by Kerry Dougherty
Here’s an unsurprising, entirely predictable tale.
On Monday, The Virginian-Pilot published a story headlined, “With Few Students and No Fall Sports Business Dries Up Around ODU.”
Businesses near the campus of ODU have been through mandated closures and restrictions on their capacity, but the fall semester has brought with it more trouble: no sporting events and a decreased student presence on campus.
Yep, college towns around the country are suffering as students attend online classes and even those on campus are limiting their social activities. The Pilot reports that 58% of ODU students are entirely online this year.
Not good for local businesses.
Making matters worse, of course, was ODU’s boneheaded decision to cancel football this year.
What may have seemed like a swell idea to some nervous school administrators on August 10, turned out to be a huge fumble.
Perhaps ODU brass thought they’d lead the way in making this bold decision to scrap the school’s most popular sport. If so, no one in the conference followed.
On Sept. 4, ODU President John Broderick and ODU Athletic Director Wood Selig co-authored a piece in The Washington Post, “Why Cancelling Our Football Season Was An Easy Decision,” in which they declared, “If it was a good decision to cancel sports in the spring, we believe it’s the same good decision now.”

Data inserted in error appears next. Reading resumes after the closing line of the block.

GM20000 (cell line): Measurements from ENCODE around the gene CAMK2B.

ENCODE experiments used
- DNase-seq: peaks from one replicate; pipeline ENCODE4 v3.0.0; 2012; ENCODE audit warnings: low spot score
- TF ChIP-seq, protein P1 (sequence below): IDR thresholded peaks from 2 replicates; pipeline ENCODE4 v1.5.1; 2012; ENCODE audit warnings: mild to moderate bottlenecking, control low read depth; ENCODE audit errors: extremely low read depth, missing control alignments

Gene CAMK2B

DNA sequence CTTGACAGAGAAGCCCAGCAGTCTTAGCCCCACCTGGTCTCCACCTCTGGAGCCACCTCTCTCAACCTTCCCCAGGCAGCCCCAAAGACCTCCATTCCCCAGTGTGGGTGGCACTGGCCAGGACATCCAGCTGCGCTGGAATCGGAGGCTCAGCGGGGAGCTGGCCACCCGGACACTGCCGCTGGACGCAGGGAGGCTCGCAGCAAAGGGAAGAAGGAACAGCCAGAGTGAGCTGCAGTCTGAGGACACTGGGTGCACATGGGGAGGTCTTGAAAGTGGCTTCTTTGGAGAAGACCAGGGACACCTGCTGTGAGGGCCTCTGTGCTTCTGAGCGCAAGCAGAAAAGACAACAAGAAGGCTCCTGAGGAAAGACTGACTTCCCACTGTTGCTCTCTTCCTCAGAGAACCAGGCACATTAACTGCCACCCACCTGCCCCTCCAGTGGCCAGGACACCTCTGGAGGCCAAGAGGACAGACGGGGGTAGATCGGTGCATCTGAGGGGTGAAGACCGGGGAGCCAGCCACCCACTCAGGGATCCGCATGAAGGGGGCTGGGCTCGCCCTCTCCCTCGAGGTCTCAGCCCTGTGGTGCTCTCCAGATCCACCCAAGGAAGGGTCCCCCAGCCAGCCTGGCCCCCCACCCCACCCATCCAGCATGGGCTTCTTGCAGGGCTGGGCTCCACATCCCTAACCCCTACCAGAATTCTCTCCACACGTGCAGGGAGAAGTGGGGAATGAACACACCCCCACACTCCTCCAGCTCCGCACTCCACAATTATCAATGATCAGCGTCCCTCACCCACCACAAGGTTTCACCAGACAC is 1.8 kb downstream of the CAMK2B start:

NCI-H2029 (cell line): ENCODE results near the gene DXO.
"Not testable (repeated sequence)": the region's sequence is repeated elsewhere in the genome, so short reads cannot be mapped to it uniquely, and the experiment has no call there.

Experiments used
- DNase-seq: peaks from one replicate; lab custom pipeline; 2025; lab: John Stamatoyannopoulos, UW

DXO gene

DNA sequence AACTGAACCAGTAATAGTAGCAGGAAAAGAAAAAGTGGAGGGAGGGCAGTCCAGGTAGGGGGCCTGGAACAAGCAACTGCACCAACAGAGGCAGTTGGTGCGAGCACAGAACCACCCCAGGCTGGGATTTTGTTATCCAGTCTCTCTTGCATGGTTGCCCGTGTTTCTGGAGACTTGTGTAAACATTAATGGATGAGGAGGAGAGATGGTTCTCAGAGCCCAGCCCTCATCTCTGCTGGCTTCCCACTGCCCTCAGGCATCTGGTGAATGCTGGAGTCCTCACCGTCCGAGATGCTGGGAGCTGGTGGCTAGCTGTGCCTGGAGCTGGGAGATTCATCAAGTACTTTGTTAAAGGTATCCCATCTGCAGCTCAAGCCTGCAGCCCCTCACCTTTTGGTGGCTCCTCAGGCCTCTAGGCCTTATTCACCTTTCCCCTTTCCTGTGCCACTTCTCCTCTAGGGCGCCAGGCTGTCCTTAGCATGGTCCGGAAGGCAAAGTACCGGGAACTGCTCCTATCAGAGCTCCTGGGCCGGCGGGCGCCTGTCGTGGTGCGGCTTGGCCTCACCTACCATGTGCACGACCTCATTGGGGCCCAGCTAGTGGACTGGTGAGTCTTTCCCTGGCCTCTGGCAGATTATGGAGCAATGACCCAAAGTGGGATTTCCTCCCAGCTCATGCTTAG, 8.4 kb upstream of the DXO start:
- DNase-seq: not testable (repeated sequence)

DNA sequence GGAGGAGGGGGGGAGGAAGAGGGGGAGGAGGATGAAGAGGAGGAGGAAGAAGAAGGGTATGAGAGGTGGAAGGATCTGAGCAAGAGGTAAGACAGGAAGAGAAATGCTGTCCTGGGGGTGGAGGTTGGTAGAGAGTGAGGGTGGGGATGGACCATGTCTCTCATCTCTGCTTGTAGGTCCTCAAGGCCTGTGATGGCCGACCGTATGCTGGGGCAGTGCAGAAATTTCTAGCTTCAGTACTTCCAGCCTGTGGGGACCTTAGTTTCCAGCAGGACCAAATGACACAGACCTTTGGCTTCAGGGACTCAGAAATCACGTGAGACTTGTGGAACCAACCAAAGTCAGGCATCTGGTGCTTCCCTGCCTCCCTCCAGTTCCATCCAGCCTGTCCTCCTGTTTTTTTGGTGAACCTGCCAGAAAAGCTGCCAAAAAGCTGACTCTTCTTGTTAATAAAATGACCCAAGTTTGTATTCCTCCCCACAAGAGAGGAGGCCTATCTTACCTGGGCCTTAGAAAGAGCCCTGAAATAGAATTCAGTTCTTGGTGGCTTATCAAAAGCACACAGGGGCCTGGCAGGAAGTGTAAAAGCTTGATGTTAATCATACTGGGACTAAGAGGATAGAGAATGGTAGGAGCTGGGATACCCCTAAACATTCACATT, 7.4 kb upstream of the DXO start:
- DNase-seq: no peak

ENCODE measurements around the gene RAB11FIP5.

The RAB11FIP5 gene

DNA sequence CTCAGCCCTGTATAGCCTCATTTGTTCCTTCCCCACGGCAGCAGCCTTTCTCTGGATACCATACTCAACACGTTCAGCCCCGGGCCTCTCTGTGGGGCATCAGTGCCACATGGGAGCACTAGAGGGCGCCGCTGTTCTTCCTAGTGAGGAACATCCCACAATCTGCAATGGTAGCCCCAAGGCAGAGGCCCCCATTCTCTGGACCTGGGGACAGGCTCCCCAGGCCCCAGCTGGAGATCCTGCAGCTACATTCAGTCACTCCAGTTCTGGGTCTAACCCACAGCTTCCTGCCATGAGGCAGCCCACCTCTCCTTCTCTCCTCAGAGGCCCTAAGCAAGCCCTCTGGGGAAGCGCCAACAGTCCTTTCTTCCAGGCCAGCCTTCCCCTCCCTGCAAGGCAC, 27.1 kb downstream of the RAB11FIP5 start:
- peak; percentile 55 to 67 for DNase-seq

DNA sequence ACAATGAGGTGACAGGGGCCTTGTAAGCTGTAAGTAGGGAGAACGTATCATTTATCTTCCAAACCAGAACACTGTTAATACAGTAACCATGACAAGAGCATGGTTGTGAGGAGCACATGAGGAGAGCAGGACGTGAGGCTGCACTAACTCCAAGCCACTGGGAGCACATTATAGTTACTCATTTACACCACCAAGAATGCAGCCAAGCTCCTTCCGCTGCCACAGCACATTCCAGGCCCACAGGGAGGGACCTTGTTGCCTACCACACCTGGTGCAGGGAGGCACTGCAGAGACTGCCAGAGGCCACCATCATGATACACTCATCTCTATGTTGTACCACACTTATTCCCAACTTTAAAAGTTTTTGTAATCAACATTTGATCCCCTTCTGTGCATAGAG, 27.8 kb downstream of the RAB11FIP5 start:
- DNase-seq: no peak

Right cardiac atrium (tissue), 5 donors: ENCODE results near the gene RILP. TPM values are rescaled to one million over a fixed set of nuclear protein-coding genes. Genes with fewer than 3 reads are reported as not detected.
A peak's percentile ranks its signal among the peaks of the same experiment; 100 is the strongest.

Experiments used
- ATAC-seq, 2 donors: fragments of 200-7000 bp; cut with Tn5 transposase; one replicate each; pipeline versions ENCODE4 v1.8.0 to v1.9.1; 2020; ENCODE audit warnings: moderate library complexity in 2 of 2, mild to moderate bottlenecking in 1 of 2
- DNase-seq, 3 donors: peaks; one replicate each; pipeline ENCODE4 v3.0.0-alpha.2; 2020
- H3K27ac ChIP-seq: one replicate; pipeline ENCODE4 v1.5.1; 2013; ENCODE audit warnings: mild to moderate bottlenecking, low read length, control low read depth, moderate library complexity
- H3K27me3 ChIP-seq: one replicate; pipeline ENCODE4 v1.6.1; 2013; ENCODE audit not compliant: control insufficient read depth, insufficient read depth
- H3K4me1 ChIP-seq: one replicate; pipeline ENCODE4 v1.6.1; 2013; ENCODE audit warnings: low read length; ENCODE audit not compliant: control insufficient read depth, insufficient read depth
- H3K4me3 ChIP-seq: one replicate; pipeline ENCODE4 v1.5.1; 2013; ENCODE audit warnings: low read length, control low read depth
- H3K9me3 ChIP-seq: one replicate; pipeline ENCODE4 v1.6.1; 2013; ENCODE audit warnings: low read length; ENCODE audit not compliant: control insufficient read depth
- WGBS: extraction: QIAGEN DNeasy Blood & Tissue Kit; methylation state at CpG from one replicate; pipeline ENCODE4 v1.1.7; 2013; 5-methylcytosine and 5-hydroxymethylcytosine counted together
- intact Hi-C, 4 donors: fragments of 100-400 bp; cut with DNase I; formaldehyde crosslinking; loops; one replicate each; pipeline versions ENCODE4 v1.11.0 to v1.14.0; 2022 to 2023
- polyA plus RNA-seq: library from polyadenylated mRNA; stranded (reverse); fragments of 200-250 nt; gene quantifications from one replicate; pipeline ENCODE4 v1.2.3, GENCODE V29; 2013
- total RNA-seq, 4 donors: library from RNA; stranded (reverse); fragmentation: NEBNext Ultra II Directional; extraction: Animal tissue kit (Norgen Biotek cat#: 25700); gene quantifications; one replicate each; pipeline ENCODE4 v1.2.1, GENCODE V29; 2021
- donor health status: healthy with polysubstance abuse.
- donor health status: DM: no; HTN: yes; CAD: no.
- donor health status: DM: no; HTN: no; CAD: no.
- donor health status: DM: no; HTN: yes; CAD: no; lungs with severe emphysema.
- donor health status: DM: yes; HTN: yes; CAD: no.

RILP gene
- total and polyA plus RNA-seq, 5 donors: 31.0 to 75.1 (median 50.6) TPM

There were many unknowns in March when sports and classes were cancelled around the country. By summer, however, it was well known that the virus posed little risk to college-aged students and athletes. In fact, data from the CDC shows that COVID-19 is less dangerous than the seasonal flu for those under the age of 40. Many of the so-called outbreaks are clusters of positive tests rather than sick students.
As it turned out, ODU ended up being one of just three FBS schools not playing football this fall. The Monarchs are in terrible company, too, with UConn and New Mexico State, a SunBelt conference school that has a reputation of making much of its money by getting beat up by big football programs looking for cupcake games.
While some were making dire predictions about COVID outbreaks murdering the fall football schedule, the delayed season has gone off better than expected with a handful of postponements due to the virus.
Because of the decision to scrap football, Monarch fans can turn on their TVs on Saturday and watch any of the remaining 13 schools in C-USA playing to various size crowds depending on the state. Marshall, with its storied program, leads the conference.
Of course, even if ODU were playing football, Governor Ralph Northam’s arbitrary limit of 1,000 fans would hardly revitalize the Hampton Boulevard business corridor. It would, however, provide Norfolk a welcome slice of normalcy in a year punctuated by panic and hysteria.
Despite smaller, socially distanced crowds and little tailgating, college football is fun this year. A happy distraction from politics and the pandemic.
Sadly, Monarch fans are on the outside looking in.
This column is republished with permission from Kerry: Unemployed & Unedited.There are currently no comments highlighted.